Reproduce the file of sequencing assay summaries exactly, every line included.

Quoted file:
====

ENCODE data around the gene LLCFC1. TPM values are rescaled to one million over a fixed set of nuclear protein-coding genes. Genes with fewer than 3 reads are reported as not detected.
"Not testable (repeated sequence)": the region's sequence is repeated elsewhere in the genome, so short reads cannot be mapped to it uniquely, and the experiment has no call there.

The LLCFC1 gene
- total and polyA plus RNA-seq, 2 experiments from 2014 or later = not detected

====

ENCODE data around the gene LLCFC1. TPM values are rescaled to one million over a fixed set of nuclear protein-coding genes. Genes with fewer than 3 reads are reported as not detected.
"Not testable (repeated sequence)": the region's sequence is repeated elsewhere in the genome, so short reads cannot be mapped to it uniquely, and the experiment has no call there.

The LLCFC1 gene
- total and polyA plus RNA-seq, 2 experiments from 2014 or later = not detected